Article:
A single mating is enough to fertilize all the eggs that will be laid during the season. This is because the females store up the spermatozoa for later ovulations. After mating, the females travel to remote beaches in tropical regions. They each dig a large bowl in the sand with their front flippers and then use their rear flippers to dig a nest 50 cm deep where they place their 70 to 200 eggs the size of table tennis balls. After laying their eggs, which can take up to 90 minutes, the females cover up their nests and return to the sea.
These turtles don't have teeth, but they do have a horny beak that they can use to tear at their food.
They are omnivores, starting the first weeks of their lives eating only plants, but by their second month, they move on to invertebrates like cephalopods (cuttlefish and squid), sponges, sea urchins, crabs and even coral.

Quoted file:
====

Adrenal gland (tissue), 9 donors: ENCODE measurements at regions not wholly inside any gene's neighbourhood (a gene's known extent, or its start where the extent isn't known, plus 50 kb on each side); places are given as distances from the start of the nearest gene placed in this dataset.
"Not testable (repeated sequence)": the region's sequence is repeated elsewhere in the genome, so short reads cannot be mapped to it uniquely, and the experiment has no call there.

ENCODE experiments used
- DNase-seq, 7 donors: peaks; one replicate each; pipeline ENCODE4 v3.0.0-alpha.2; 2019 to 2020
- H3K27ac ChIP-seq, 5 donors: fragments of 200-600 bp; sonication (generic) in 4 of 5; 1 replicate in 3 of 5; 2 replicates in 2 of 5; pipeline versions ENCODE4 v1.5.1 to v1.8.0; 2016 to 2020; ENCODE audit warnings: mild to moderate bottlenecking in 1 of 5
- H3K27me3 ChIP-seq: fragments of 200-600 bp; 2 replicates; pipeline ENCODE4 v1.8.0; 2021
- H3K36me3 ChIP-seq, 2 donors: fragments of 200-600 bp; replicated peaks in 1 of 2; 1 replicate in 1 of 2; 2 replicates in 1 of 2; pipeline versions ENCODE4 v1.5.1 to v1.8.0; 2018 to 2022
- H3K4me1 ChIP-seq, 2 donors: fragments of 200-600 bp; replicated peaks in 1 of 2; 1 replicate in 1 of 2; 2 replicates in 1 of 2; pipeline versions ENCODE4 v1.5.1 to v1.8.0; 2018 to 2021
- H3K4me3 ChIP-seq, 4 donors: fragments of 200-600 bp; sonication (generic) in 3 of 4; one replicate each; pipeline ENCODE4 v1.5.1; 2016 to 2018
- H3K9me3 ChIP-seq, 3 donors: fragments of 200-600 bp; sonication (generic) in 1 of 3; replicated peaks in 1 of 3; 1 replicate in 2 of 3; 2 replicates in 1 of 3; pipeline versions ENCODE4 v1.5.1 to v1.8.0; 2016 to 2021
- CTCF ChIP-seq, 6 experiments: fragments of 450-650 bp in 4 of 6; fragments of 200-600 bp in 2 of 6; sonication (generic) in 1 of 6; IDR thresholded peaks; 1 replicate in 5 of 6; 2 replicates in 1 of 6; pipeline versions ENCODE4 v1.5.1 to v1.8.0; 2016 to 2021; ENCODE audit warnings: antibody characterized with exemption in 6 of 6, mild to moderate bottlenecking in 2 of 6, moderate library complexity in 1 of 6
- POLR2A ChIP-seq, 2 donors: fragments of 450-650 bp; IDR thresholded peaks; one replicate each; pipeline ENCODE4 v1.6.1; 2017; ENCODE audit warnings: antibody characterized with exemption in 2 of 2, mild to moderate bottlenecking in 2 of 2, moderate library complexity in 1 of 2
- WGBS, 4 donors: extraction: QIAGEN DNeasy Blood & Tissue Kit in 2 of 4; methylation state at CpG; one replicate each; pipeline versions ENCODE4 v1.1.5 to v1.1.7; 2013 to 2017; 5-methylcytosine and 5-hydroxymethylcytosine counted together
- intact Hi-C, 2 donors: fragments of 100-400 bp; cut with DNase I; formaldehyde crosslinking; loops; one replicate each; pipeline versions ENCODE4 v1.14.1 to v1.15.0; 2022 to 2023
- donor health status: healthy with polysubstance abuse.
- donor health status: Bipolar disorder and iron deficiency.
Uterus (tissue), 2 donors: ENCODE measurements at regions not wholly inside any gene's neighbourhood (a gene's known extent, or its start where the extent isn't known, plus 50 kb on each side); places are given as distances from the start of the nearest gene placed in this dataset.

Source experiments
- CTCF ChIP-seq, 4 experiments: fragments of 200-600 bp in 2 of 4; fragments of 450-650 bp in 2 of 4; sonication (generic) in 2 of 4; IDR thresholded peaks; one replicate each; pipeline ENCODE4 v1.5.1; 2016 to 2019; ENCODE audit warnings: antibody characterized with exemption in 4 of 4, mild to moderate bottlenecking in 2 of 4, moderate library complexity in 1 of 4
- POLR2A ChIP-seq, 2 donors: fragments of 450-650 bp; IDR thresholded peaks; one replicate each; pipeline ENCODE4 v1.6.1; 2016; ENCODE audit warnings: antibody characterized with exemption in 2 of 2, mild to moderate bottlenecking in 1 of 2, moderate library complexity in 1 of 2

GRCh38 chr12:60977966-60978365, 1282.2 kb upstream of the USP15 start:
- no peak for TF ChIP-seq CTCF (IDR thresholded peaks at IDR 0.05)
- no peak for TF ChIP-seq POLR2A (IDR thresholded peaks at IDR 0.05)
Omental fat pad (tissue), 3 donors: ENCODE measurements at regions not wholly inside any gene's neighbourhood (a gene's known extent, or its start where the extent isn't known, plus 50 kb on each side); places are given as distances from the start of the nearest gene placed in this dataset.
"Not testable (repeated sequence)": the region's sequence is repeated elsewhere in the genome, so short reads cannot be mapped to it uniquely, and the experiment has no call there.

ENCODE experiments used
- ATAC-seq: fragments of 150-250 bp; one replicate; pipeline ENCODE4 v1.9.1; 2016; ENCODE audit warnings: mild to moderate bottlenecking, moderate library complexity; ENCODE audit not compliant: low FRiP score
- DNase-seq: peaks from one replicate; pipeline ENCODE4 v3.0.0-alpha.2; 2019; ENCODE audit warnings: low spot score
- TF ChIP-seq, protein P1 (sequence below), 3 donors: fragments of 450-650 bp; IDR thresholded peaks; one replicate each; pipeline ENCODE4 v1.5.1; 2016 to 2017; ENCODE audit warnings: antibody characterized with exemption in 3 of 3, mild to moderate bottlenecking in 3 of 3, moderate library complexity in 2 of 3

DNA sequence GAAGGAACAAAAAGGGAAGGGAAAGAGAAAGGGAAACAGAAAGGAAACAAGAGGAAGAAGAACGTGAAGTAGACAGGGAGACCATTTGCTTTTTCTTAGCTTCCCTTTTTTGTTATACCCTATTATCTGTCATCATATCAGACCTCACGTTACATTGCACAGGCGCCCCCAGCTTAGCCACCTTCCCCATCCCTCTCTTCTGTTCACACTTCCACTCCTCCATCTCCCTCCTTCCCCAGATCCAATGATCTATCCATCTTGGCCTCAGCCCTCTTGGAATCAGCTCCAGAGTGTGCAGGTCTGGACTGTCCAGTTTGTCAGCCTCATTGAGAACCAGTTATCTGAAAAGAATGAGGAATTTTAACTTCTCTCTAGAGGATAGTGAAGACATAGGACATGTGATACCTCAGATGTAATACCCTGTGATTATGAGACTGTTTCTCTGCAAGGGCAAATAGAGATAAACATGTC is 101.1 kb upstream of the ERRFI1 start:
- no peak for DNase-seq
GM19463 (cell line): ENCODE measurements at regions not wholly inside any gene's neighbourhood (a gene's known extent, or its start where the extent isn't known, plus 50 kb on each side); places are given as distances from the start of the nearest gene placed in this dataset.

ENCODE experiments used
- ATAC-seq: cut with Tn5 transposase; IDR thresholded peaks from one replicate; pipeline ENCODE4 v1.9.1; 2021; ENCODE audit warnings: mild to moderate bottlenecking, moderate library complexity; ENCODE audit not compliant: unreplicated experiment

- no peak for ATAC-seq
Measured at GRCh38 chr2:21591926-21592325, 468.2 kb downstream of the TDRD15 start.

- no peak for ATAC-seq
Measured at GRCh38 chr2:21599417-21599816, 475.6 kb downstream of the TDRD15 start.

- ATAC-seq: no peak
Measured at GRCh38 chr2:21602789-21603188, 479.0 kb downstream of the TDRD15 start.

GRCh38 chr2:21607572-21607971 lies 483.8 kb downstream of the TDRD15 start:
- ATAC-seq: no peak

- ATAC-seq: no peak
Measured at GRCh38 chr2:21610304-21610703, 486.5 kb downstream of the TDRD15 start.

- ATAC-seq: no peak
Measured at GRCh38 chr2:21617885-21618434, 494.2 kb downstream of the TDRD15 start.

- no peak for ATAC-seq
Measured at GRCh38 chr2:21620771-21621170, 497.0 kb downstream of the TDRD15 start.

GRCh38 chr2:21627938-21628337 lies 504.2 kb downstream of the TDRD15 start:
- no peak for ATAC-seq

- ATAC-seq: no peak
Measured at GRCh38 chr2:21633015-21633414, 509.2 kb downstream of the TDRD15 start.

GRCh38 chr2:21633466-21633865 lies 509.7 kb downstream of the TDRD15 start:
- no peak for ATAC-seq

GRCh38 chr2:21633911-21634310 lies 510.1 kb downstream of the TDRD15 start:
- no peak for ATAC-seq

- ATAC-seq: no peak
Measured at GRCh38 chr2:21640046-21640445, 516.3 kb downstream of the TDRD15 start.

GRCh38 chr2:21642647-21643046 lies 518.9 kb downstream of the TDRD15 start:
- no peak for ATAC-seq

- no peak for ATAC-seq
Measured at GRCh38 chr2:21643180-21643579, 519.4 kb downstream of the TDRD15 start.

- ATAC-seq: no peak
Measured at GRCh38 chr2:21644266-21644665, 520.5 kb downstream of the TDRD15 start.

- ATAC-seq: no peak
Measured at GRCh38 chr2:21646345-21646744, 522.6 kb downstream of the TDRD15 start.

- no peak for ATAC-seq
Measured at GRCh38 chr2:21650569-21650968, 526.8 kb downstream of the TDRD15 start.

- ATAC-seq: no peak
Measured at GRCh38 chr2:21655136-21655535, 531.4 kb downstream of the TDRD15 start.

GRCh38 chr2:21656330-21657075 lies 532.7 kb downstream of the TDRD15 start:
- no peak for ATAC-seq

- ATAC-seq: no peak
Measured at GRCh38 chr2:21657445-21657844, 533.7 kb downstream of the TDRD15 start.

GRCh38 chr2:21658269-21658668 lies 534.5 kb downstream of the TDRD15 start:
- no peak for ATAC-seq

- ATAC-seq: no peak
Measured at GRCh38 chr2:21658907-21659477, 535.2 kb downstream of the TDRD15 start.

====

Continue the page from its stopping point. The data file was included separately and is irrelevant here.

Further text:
In the 1940s and 1950s, the luxury business that had built up around the hawksbill turtle's shell led to the species' endangerment. It is currently protected by the Washington Convention, which regulates international trade in endangered flora and fauna (CITES).
Those protective measures concern the adult turtles, as well as their eggs and juveniles, regardless of whether they are alive or dead, and are applicable on an international scale with more than 90 nations having ratified the treaty.
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